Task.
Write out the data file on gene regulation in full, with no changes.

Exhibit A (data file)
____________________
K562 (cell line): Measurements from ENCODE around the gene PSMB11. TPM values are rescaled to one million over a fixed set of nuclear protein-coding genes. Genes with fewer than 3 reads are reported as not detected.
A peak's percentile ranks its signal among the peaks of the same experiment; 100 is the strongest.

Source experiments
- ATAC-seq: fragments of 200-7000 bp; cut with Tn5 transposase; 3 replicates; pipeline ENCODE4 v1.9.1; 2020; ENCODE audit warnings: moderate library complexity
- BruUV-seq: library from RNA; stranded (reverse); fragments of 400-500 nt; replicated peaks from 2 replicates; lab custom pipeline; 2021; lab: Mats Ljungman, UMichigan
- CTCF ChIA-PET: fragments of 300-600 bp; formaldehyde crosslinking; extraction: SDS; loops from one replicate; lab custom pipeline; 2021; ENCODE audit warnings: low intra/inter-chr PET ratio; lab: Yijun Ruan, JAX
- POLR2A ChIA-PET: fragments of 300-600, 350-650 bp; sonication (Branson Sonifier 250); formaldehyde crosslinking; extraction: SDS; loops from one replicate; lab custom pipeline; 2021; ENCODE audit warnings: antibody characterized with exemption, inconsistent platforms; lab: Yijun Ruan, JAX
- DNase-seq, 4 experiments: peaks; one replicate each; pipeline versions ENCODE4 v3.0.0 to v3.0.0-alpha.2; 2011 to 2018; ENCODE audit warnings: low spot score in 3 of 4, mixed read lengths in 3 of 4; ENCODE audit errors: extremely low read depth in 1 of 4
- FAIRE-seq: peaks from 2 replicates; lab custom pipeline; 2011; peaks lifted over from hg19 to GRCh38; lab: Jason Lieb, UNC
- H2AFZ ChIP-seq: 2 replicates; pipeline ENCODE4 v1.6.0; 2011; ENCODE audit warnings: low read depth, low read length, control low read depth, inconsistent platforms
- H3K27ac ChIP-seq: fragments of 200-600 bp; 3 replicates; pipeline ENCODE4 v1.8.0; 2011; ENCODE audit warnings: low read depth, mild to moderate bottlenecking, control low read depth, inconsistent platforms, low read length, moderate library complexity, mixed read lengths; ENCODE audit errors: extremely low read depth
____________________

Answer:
K562 (cell line): Measurements from ENCODE around the gene PSMB11. TPM values are rescaled to one million over a fixed set of nuclear protein-coding genes. Genes with fewer than 3 reads are reported as not detected.
A peak's percentile ranks its signal among the peaks of the same experiment; 100 is the strongest.

Source experiments
- ATAC-seq: fragments of 200-7000 bp; cut with Tn5 transposase; 3 replicates; pipeline ENCODE4 v1.9.1; 2020; ENCODE audit warnings: moderate library complexity
- BruUV-seq: library from RNA; stranded (reverse); fragments of 400-500 nt; replicated peaks from 2 replicates; lab custom pipeline; 2021; lab: Mats Ljungman, UMichigan
- CTCF ChIA-PET: fragments of 300-600 bp; formaldehyde crosslinking; extraction: SDS; loops from one replicate; lab custom pipeline; 2021; ENCODE audit warnings: low intra/inter-chr PET ratio; lab: Yijun Ruan, JAX
- POLR2A ChIA-PET: fragments of 300-600, 350-650 bp; sonication (Branson Sonifier 250); formaldehyde crosslinking; extraction: SDS; loops from one replicate; lab custom pipeline; 2021; ENCODE audit warnings: antibody characterized with exemption, inconsistent platforms; lab: Yijun Ruan, JAX
- DNase-seq, 4 experiments: peaks; one replicate each; pipeline versions ENCODE4 v3.0.0 to v3.0.0-alpha.2; 2011 to 2018; ENCODE audit warnings: low spot score in 3 of 4, mixed read lengths in 3 of 4; ENCODE audit errors: extremely low read depth in 1 of 4
- FAIRE-seq: peaks from 2 replicates; lab custom pipeline; 2011; peaks lifted over from hg19 to GRCh38; lab: Jason Lieb, UNC
- H2AFZ ChIP-seq: 2 replicates; pipeline ENCODE4 v1.6.0; 2011; ENCODE audit warnings: low read depth, low read length, control low read depth, inconsistent platforms
- H3K27ac ChIP-seq: fragments of 200-600 bp; 3 replicates; pipeline ENCODE4 v1.8.0; 2011; ENCODE audit warnings: low read depth, mild to moderate bottlenecking, control low read depth, inconsistent platforms, low read length, moderate library complexity, mixed read lengths; ENCODE audit errors: extremely low read depth